In 2013, MySafe:LA began the Junior Fire Inspector Program. Based loosely on the original program conceived by LAFD Chief Alderson, 4th and 5th grade students were given a series of steps to take, including inspecting their home for working smoke alarms. If any student needed a smoke alarm, MySafe:LA would provide one at no cost. If batteries were required, MySafe:LA would provide those as well, also at no cost. In the first year of the program, more than 3,300 students in LA School earned Junior Fire Inspector ID Cards, and thousands more were exposed to the key fire prevention initiatives so important to a safer community.

Throughout all of these efforts, MySafe:LA has collaborated with the Los Angeles Fire Department to promote the capabilities of the Department, and to get the public involved in the fire prevention process – creating true community engagement. MySafe:LA doesn’t use any city or LAFD funds, and as such, it creates a valued private/public partnership with the Department and with the City of Los Angeles.

Local fire companies are featured at school and older adult fire safety presentations. MySafe:LA developed “Pledge Cards” that all LAFD stations use to gain basic information from residents when they inquire about and receive free smoke alarms. The Department’s research unit gathers the data collected, but most of the analysis, logistics, printing, and cost related to these initiatives is managed by MySafe:LA. As such, the firefighters are presented to the community as their local heroes; the men and women who rush into dangerous situations when most of us are running away. Yet, these firefighters can focus on their key missions (there are many to manage), leaving the heavy lifting to the Safe Community Project and MySafe:LA.

MySafe:LA’s leadership has worked diligently to ensure its programs conform to evolving national standards, and it shares information openly with partners. The innovative Vision 20/20 project, headed up by retired Fire Marshal Jim Crawford is one example of a collaborative engagement. MySafe:LA also works within NFPA and USFA and IAFF guidelines to ensure the most accurate and appropriate messages and content are shared with the public.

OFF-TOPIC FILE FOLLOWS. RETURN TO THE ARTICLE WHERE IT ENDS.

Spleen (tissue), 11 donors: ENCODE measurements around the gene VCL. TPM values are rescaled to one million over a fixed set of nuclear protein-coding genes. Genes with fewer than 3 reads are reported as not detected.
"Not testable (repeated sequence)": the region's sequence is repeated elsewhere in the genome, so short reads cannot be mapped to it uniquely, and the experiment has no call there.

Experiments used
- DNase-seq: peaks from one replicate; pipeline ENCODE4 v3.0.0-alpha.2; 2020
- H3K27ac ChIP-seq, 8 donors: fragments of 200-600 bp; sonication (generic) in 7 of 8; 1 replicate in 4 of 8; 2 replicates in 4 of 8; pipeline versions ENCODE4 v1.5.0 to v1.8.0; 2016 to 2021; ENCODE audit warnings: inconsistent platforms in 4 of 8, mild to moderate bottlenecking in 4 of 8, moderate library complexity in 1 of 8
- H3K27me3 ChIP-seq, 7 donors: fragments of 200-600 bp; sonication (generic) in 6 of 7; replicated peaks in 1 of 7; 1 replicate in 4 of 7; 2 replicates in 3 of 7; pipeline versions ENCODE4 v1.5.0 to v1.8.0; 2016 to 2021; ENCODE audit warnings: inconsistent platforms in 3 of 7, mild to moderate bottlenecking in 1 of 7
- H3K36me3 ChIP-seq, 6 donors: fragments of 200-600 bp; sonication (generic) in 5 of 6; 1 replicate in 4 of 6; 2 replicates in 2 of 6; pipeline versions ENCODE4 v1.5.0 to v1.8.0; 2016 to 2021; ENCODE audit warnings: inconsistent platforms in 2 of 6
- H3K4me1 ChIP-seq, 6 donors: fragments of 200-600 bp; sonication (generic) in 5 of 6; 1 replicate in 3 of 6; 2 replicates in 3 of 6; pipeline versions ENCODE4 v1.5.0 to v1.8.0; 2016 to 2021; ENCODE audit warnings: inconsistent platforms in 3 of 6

The early months of 2014 were tragic as it related to fire in the home. More than a dozen people lost their lives due to fire, and before the end of the year, the fatality count had risen to more than 20, including children and senior citizens.

MySafe:LA developed a specific campaign to combat these losses. Fire Burns. Smoke Kills™ was initiated via public service announcements, flyers, and in-classroom presentations. MySafe:LA collaborated on the program with the LAFD, and donated thousands of smoke alarms to the Department to help kick the program off.

In mid-2014, MySafe:LA extended its community risk reduction efforts and began visiting homes directly. Our home fire safety educators (we don’t call them inspectors) talk with families about fire safety. They deliver and install free smoke alarms and CO Detectors, and show families how to test them and what to do in the event of a fire. In the time period from June of 2014 through the summer of 2015, MySafe:LA estimates it will deliver more than 12,000 smoke alarms to residents of Los Angeles.

For the coming year, MySafe:LA intends to be more proactive and engaged with the public than ever before. Our classroom instructors, home safety educators, volunteers (many of whom are LA City Firefighters), and leadership will not only visit homes, but we’re commencing full home inspections. These inspections will gather key data about the condition of homes, their level of fire readiness, and the degree to which the residents are prepared to act in the event of a fire. The data will be collected using a new software “app” developed by a new partner, PureCommand, LLC, and will be shared in a new database that will hopefully help fire departments to better understand the true fire risks that exist, and how to best manage mitigation of those dangers.

Not only will MySafe:LA expand its home visitation initiative, it will pursue graduating several thousand more Junior Fire Inspectors in LA schools, will continue to support and collaborate with the Los Angeles Fire Department, as well as the many other partners that make Community Risk Reduction a reality – and in that regard create a safer, more engaged Los Angeles community. We’re calling it Community Risk Reduction:LA!!!